3. Let the market define itself.

Marketers all share a nervous tick: the need to constantly do enough research to draw an accurate picture of the market. If Verizon's marketers attempt to do this, they will drive themselves mad. Unlike the days of the 7 o'clock news, today's market is only what it says it is. Part of being open is being willing to give over control. This is as true for marketing as it is for anything else. Give people as much (or as little) choice as they want and let them create their own value props.

Additionally Verizon will need to address both its pricing model and its relationship with handset manufacturers. In the case pricing, things are going to have to become a lot simpler and more transparent (and cheaper too). In the second, Verizon will need to have its own line of private label (or semi-private label) devices based on innovative handsets. To do so it should look to build strong relationships with manufacturers a la AT&T's relationship with HTC. Seems like LG would make the most sense here.

Posted by Michael Megalli on December 6, 2007 in Branding, News, Telecom | Permalink | Comments (0) | TrackBack


CMO Dog Years

This week's BusinessWeek reprises a question that it covered in a couple of articles (here, here) this summer: why are CMOs consistently getting voted off the corporate island sooner and more frequently than their C-friends?

The short tenure of CMOs is a symptom of a real problem with the discipline of marketing;  most marketing organizations are ill-prepared to deal with the new realities of the markets in which they operate. As the BW article implies, most marketing organizations are really advertising and communications departments. This is totally out-of-whack with both the opportunities and imperatives of the new world of marketing.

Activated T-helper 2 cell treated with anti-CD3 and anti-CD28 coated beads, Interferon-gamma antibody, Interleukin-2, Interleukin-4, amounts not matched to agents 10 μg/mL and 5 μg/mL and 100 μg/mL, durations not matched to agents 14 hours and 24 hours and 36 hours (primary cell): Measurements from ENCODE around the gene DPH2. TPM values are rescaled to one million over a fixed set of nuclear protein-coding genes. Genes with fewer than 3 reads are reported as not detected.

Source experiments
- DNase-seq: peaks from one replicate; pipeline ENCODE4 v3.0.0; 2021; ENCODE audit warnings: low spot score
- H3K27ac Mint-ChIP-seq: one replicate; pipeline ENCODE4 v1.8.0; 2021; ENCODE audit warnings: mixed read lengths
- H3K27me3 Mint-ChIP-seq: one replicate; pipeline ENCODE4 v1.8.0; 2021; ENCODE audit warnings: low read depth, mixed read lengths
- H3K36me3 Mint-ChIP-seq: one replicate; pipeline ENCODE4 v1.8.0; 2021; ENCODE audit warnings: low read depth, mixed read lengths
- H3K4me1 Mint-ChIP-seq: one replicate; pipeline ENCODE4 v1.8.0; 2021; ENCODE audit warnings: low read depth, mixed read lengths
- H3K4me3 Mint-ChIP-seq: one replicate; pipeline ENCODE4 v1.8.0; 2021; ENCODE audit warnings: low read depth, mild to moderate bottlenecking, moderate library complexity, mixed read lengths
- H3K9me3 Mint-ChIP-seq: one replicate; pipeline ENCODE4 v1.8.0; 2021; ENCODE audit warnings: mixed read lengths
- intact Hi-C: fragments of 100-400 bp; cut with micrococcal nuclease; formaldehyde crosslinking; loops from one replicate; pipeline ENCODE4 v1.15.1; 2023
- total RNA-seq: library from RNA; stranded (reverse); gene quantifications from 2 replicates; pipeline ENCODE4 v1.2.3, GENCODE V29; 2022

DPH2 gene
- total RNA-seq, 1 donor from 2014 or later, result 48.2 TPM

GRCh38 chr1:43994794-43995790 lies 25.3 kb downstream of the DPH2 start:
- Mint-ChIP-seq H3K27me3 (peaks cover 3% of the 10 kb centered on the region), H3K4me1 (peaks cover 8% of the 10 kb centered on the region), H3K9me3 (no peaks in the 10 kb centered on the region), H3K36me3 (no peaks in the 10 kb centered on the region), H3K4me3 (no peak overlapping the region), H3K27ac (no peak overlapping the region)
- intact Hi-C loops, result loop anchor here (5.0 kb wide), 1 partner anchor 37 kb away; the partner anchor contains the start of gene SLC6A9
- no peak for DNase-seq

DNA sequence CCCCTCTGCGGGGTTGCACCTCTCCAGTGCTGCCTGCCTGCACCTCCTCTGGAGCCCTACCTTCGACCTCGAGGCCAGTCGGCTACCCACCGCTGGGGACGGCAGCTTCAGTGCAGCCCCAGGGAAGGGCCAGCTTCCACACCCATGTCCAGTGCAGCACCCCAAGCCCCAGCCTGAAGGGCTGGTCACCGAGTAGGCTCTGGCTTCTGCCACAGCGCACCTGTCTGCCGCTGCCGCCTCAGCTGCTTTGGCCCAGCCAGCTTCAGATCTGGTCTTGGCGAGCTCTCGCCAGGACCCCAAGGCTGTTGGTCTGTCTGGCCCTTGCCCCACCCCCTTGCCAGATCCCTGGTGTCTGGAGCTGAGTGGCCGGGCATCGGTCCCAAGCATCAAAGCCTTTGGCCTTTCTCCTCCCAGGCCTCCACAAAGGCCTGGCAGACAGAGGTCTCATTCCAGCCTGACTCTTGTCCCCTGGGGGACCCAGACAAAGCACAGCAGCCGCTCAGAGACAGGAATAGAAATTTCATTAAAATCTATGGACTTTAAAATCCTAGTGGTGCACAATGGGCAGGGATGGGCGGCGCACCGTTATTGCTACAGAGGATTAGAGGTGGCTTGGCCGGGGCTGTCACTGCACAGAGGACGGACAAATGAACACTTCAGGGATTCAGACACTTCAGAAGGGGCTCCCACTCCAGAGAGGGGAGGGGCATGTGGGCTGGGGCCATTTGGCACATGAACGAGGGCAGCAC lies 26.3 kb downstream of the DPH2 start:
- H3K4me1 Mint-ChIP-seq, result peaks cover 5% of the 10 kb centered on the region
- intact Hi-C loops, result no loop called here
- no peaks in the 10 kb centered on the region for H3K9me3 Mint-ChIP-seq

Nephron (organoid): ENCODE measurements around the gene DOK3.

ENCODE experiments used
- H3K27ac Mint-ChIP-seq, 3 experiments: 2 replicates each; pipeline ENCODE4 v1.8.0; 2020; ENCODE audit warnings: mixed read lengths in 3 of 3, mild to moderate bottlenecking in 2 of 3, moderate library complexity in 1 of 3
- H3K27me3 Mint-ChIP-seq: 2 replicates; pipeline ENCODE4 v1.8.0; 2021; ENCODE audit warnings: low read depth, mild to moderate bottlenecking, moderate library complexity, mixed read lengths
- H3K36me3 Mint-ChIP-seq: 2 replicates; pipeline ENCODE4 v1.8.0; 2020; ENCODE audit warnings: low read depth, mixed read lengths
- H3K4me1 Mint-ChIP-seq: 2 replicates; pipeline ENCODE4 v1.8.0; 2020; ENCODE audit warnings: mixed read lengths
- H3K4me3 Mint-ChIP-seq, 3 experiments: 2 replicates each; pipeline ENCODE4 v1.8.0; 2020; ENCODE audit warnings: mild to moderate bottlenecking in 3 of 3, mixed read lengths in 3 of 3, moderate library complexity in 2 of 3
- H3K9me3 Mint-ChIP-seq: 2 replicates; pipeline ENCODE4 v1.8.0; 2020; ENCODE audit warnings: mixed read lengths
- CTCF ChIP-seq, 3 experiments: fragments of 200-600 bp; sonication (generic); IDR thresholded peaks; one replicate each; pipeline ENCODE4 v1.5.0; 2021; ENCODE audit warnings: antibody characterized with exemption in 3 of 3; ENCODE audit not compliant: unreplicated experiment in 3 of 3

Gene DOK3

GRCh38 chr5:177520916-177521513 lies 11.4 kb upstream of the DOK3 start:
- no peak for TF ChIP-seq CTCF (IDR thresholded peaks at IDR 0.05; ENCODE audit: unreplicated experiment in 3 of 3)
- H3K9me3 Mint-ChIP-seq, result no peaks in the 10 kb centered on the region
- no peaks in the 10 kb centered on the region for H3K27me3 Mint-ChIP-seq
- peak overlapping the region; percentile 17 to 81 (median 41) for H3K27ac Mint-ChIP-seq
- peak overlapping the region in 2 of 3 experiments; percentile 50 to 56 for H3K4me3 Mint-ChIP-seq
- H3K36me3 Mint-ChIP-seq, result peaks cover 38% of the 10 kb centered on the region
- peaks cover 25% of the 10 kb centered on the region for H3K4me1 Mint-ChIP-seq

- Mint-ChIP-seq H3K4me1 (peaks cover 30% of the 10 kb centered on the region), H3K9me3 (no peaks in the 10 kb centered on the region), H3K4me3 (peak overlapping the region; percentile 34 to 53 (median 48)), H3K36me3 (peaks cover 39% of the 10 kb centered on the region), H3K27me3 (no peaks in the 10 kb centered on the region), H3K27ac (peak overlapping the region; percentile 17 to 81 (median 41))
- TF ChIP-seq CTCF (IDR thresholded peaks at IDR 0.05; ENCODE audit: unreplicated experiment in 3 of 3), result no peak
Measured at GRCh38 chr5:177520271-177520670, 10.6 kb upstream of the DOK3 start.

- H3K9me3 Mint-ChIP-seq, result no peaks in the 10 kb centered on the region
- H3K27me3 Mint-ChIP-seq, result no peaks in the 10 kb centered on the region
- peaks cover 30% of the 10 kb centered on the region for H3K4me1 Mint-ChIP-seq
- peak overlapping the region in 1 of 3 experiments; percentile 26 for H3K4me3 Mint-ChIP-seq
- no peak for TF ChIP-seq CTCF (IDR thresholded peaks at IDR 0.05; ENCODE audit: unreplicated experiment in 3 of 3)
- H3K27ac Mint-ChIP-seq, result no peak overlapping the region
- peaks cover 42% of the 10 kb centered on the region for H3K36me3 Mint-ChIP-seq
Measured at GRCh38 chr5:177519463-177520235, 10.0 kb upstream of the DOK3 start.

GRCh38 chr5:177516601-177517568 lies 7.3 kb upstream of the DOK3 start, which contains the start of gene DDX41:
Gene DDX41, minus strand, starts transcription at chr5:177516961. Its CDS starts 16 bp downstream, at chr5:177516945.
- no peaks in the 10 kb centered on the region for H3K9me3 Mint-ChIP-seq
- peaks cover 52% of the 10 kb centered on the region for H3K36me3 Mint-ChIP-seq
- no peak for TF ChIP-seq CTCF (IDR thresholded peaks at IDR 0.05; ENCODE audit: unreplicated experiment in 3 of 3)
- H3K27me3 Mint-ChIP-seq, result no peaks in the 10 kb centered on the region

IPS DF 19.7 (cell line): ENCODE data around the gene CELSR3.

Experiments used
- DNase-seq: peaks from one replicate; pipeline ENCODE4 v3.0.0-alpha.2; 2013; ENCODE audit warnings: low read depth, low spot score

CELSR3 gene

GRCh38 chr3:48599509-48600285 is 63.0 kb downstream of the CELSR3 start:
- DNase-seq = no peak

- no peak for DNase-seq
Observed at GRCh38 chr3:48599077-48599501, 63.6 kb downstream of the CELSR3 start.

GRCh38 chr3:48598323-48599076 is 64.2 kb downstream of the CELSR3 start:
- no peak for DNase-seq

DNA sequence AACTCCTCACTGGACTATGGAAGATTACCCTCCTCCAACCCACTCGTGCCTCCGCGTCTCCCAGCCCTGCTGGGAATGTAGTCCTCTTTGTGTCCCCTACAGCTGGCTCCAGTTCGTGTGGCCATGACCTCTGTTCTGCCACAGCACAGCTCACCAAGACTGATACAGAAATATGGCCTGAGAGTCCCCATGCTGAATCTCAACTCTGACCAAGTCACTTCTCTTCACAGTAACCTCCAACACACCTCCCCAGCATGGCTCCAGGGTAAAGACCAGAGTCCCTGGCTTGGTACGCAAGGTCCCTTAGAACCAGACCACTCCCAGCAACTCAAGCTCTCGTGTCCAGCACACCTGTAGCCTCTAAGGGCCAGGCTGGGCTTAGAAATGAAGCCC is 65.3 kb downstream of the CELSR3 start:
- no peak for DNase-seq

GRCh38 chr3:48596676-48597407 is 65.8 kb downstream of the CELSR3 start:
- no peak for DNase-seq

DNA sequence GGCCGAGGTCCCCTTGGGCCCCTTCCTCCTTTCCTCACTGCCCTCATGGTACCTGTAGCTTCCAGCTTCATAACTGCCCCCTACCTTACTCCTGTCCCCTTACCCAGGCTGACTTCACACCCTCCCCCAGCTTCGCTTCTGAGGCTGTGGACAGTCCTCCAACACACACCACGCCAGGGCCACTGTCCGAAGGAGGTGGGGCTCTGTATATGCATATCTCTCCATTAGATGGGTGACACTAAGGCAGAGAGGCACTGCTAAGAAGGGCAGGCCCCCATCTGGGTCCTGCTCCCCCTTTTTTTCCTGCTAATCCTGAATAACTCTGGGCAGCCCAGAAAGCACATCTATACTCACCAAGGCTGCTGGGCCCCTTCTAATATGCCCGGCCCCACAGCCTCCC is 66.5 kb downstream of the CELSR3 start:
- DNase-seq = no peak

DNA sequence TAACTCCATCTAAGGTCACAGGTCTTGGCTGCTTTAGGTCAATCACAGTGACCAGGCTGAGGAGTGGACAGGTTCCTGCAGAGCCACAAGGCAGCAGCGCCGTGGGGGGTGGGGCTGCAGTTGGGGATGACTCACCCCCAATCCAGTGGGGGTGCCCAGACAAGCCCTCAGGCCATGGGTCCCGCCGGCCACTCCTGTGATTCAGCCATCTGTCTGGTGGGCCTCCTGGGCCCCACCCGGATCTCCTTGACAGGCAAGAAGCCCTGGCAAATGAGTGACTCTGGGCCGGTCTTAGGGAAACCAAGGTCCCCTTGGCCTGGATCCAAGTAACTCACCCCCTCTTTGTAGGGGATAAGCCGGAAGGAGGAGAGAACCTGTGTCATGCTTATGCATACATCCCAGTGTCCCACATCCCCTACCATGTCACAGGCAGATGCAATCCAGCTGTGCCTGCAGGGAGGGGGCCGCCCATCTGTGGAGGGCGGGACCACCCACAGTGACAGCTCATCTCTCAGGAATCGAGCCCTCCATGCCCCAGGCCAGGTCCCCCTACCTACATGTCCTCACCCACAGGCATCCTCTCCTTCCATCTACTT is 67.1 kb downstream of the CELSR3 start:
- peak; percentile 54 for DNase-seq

Marketers are fighting with outdated, if familiar, tools. In order to hang on to gaudy budgets, marketers continue turning to the only partners who can spend tens or hundreds of millions without a thought: the major advertising conglomerates.The failure of CMOs is largely a failure of these advertising partners.

But as the article also points out, CMOs are being relegated to this role by organizations that simply don't understand the value, purpose or importance of marketing. The neat organizational boundaries separating marketing from the rest of the company no longer make sense. The distinction between product innovation and marketing is irrelevant in a world where the product is the message.

For CMOs this should mean a role in product innovation, but few are given any role in setting the course for product innovation.

Is the only person with the authority and reach necessary to do the CMOs job the CEO?

Posted by Michael Megalli on December 4, 2007 in Discipline of marketing | Permalink | Comments (0) | TrackBack


Heads up

FYI - my previous post, Mutual of Omaha's Wild Media, was picked up as commentary on Online Media Daily (Media Post Publication - free registration required).

Posted by Todd Merriman on December 3, 2007 in News, Technology | Permalink | Comments (0) | TrackBack